3. Venice

Venice, the land of gondola-filled canals, ancient trades and water taxis. Enjoy a Grand Canal boat tour and views that have remained basically unchanged for centuries. See how Venetian glass and Venetian paper is made. Shop on the Rialto and along the waterways to roving (and rowing) tenors, as well as the occasional accordion. There is only one Venice, so how could it be #3?

2. Florence

Florence is Italian perfection: the Duomo, the Uffizi Museum Tour, crossing the Arno River on the Ponte Vecchio, the Pitti Palace… everything that makes Italy, Italy, is here in the appropriately titled “cradle of the Renaissance”– except you! You’re not here yet, and nothing makes it easier to get here than the train. On Italo trains, Venice to Florence is about a 2 hours trip, while Florence to Rome is an about 1 hour and 30 minutes of relaxing, stress-free enjoyment. Which is perfect since…

1. Rome

Well, the saying is “all roads lead to Rome”. Fortunately, so do the trains! Travel from Vienna, Innsbruck or Munich to Rome via direct overnight trains. All those “Roman ruins” around Europe, why not visit their birthplace? And where else can you see the Colosseum? Classical architecture buffs will enjoy researching the arch, the dome, and the vault—all developed here. Of course, a Vatican Sistine Chapel Tour is guaranteed to provide a most divine experience. This is it people. This is where the world changed. And when you visit, well, it can change your world too.

We also add:

  1. Capri
  2. Positano
  3. Paestum
  4. Cinque Terre (5 cities)
  5. Siena
  6. Assisi
  7. Perugia
  8. San Gimignano
  9. Matera
  10. Bari
  11. Agropoli (old city)
  12. Castellabate
  13. Amalfi
  14. Sorrento
  15. Orvieto
  16. Pompeii

There are so many interesting places in Italy to enjoy!

George & Jo Anne

 

Categories: Amalfi, Amalfi Coast, Bari, Campania, Capri, Castellabate, Europe, Italy, Milan, Mountain Towns, Naples, Orvieto, Paestum, Perugia, Pompeii, Positano, Regions of Italy, Rome, San Gimignano, Siena, Small Towns, Sorrento, Southern Italy, Venice, Verona | Tags: , , , , , , , , , , , , , , , , , , , , | Leave a comment

Orvieto, Italy

Orvieto is a small mountain top town in Umbria. It is north of Rome and can be easily gotten to by car or train. The train station and free parking lot are at the base of the butte. The butte is of limestone and volcanic ash. It goes straight up on all sides and town sits on the top. It is flat and easy to walk. From the train station or parking lot take the funicular up the butte to the town. There is a bus that will shuttle you to the piazza with the duomo (cathedral). You can easily walk around this town.

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Funicular

There is a large fort at the top of the funicular. Inside you have great views down to the train station and countryside. Walking straight out of the funicular is Corso Cavour, follow this to the bell tower in the center of the city and make a left at Via del Duomo. The duomo is in a Piazza at the end of this road.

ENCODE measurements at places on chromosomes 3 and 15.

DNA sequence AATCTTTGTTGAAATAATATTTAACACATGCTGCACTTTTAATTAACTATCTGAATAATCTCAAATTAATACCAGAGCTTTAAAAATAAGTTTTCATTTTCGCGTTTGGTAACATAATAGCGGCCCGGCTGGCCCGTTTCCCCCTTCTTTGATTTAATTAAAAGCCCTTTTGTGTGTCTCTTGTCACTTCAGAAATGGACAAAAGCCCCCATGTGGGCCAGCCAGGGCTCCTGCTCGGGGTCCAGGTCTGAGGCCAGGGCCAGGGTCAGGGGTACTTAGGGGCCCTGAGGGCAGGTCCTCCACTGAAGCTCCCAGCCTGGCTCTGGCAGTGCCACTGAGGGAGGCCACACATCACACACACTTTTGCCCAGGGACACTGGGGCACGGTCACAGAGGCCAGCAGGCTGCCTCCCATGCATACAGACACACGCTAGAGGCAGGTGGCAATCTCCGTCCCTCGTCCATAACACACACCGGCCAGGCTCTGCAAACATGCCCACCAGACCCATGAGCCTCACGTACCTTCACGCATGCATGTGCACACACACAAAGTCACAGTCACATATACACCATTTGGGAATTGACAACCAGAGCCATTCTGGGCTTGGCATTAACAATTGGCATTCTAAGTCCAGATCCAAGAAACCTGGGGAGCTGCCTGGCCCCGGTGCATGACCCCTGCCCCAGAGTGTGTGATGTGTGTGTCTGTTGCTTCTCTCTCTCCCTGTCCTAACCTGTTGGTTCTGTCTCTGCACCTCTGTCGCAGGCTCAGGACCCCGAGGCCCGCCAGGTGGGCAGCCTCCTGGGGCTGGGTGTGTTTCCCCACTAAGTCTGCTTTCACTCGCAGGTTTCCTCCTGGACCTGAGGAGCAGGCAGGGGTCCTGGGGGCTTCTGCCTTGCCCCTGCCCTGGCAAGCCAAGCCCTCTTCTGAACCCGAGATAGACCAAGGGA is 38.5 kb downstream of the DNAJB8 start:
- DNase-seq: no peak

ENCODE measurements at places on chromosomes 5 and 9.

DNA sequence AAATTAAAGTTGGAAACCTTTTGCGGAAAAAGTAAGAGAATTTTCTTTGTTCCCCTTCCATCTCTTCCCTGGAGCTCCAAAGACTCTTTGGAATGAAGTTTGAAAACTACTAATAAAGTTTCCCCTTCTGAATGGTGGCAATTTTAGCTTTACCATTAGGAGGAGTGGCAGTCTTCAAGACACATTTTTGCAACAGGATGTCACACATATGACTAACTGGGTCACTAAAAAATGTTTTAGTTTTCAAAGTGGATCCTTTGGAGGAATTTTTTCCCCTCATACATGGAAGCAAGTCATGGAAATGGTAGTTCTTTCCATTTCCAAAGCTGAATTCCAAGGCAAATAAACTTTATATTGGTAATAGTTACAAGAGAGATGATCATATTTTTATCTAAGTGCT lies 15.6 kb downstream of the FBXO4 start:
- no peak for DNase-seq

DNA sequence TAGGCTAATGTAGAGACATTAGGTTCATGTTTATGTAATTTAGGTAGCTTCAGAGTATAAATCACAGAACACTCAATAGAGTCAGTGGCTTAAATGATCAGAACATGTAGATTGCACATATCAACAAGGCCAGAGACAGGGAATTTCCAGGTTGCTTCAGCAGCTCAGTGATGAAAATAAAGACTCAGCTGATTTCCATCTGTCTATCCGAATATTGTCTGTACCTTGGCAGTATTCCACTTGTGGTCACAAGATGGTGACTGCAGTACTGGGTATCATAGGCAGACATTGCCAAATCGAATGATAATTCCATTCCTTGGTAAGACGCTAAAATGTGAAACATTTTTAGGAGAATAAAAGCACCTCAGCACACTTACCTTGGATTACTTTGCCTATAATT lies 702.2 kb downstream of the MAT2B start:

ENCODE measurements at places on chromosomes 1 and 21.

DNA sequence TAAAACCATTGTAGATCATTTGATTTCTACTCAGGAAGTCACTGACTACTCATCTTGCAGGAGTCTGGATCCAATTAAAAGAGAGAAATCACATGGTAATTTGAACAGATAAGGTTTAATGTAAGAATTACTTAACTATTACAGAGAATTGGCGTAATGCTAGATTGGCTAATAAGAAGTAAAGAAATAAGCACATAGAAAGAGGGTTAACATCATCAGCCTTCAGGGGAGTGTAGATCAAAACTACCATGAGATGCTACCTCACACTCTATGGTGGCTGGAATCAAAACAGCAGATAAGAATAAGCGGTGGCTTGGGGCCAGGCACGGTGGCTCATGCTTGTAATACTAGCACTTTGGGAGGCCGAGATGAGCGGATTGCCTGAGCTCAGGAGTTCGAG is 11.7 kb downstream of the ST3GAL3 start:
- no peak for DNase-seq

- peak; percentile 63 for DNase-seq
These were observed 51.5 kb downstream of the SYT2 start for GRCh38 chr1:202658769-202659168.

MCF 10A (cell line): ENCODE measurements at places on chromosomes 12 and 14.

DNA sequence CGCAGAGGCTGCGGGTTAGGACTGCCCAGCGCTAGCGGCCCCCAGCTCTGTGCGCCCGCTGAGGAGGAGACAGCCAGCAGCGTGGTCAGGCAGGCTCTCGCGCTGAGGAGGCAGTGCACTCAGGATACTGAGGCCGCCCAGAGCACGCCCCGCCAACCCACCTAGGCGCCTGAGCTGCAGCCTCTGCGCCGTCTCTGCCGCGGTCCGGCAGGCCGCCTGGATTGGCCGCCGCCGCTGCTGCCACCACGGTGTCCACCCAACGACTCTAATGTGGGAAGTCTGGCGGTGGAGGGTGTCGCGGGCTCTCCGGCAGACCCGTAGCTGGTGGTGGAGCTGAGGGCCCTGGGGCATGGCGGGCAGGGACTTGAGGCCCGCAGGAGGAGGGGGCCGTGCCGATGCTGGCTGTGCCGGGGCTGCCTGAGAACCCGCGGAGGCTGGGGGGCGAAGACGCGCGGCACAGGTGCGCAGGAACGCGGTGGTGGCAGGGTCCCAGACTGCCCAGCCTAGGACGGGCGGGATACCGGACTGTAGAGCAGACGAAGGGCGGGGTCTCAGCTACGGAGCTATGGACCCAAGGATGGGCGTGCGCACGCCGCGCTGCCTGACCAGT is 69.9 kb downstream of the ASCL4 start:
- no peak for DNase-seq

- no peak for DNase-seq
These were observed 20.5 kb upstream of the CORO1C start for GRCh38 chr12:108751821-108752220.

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                                          Bell tower                                      Duomo

The duomo is so large it is hard to believe it is in this small city. On Via del Duomo there are ceramic and leather shops with fantastic local products. Restaurants abound in this area. In Piazza Duomo there is a small trattoria. You can eat outside with great views of the duomo.

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Trattoria

Walk the narrow streets and enjoy this great city. If you go back to Corso Cavour and go left to the end, you are at the back side of the city with views of the countryside.

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Countryside Views

 This is a city worth a stop. If you have time spend a night here and get to know the local people. As you ride the funicular down you are a little sad that you are leaving Orvieto. There is a fantastic local white wine here called Orvieto and Orvieto Classico. What a romantic place!

George & Jo Anne

 

Categories: Duomo, Europe, General Travel, Italy, Orvieto, Romance, Rome, Small Towns, Umbria | Tags: , , , , , , , , , , , , , , | 2 Comments

Now What in Italy

OK we are well fed and have been exercising by walking, what do we do now? Your first visits to Italy should be to the big cities:

  1. Rome
  2. Venice
  3. Florence
  4. Naples

We also like Milan because it is such a fashion capital. If you have extra time on one of these trips head to nearby smaller towns. If you have already seen these major attractions, plan a trip to seaport and mountain town.

We visited Rome and had two extra days so we planned two trips outside of Rome. One to the north and one to the south:

  • Orvieto – A town atop of bluff. It is magnificent and can easily be walked from one end to the other. As you approach the duomo, you are shocked! Here a magnificent huge cathedral exists in a piazza. Your first view is from the small streets leading to the piazza. From Rome you take a train north to Orvieto. As you exit the train you cross the street and take a funicular up the bluff to the city. The streets and people here are wonderful. The restaurants are magnificent. If you are driving, you must park at the bottom and walk up or take the funicular. Only some resident cars are permitted up into the city.

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  • Pompeii – Take a train or drive south just past Naples to Pompeii. It lies in the shadow of Mount Vesuvius. Pompeii is an ancient Etruscan (then Roman) city destroyed when Vesuvius erupted violently. The city is amazing. Only the wooden roofs are gone. The stone buildings still stand. Huge wealthy homes with courtyards and inside baths. You wouldn’t mind living in these today. They had running water and sewers. The knowledge they had is mind-boggling.

We always look at where we plan to go and find small interesting towns nearby. Then we plan how far a drive it will be or if there is a good train service. Enjoy and explore Italy, it’s romantic!

George & Jo Anne

 

Categories: Europe, General Travel, Italy, Orvieto, Pompeii, Rome, Trains | Tags: , , , , , , , , , , , , | 1 Comment